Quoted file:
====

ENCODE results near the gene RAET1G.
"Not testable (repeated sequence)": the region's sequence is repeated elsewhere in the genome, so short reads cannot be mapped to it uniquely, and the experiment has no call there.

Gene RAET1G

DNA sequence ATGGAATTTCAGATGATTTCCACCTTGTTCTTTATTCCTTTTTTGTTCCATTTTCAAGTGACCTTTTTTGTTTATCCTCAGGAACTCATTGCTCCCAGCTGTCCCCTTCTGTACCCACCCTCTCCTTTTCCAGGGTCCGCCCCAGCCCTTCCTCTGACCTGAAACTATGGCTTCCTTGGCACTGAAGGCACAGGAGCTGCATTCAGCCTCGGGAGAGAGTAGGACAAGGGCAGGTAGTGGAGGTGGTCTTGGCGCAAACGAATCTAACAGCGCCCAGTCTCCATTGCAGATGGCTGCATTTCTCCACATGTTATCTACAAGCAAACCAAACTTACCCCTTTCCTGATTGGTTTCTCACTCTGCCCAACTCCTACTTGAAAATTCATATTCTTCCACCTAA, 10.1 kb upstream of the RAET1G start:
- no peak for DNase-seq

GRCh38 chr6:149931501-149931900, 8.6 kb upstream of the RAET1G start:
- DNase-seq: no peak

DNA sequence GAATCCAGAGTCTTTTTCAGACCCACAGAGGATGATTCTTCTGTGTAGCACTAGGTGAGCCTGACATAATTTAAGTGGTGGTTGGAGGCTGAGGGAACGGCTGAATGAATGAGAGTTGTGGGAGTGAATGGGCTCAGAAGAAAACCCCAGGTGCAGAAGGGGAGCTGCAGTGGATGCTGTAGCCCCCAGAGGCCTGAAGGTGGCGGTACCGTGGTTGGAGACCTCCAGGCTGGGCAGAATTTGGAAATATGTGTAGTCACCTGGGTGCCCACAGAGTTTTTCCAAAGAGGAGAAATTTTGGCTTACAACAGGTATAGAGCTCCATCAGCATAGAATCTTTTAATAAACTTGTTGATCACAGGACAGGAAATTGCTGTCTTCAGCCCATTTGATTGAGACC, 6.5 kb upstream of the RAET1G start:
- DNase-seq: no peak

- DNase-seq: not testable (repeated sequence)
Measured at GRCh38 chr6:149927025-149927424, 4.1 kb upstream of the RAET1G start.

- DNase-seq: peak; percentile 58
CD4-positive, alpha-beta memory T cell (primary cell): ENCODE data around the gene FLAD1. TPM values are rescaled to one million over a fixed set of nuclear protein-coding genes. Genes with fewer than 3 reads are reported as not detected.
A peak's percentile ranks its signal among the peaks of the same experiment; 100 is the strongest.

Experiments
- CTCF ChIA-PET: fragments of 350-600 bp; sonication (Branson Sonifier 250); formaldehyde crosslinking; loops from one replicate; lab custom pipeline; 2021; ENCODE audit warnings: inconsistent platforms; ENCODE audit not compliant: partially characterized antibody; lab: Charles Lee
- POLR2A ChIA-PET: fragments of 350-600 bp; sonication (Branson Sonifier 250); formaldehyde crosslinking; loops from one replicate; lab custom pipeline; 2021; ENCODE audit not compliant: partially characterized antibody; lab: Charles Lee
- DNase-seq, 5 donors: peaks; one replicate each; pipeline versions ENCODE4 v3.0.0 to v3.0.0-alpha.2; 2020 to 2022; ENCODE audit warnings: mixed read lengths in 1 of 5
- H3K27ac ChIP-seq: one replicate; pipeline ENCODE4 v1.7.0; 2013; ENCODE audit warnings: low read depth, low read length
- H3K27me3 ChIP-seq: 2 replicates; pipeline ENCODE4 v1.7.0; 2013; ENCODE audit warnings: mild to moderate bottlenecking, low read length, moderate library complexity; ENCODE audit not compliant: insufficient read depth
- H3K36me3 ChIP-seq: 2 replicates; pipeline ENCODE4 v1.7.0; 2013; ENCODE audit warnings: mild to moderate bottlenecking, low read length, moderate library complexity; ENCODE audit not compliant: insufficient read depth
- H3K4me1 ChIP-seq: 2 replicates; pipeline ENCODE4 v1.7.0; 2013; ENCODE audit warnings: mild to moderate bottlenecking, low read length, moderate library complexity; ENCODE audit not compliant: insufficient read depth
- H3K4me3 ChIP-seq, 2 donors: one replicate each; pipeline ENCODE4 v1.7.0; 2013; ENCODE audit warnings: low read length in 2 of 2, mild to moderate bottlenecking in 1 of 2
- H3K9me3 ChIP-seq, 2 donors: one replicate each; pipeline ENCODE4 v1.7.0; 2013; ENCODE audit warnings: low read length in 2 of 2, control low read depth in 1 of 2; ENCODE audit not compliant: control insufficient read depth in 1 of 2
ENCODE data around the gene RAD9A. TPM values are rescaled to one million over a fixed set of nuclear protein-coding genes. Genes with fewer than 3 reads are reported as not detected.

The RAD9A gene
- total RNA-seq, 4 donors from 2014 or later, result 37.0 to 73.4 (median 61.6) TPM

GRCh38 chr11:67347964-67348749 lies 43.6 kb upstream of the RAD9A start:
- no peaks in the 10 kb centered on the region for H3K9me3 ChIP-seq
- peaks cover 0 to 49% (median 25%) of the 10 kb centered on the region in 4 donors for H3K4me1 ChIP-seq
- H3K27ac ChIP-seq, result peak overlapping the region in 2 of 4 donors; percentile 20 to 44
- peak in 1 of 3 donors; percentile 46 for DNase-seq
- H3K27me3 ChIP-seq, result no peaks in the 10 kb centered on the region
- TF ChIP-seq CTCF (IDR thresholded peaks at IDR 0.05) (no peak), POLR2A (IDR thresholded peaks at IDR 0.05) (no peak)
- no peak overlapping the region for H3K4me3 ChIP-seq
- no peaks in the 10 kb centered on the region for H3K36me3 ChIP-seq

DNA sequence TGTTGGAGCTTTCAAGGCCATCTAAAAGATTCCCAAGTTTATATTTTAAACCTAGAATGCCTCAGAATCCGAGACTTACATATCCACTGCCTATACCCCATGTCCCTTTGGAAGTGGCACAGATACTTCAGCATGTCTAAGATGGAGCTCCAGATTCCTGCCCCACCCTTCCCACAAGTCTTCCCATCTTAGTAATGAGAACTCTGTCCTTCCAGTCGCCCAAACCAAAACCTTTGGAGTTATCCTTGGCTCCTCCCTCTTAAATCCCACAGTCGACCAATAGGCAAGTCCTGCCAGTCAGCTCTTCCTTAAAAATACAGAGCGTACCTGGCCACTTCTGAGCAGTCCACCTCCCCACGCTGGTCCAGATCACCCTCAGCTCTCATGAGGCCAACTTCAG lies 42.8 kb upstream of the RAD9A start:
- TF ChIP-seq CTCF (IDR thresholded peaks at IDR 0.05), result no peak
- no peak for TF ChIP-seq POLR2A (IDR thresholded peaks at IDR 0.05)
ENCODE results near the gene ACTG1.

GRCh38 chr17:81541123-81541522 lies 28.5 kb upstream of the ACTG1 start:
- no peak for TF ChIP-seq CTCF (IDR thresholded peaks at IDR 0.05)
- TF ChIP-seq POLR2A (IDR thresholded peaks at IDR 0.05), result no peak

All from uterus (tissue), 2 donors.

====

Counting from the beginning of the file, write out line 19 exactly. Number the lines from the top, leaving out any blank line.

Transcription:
- H3K27ac ChIP-seq: one replicate; pipeline ENCODE4 v1.7.0; 2013; ENCODE audit warnings: low read depth, low read length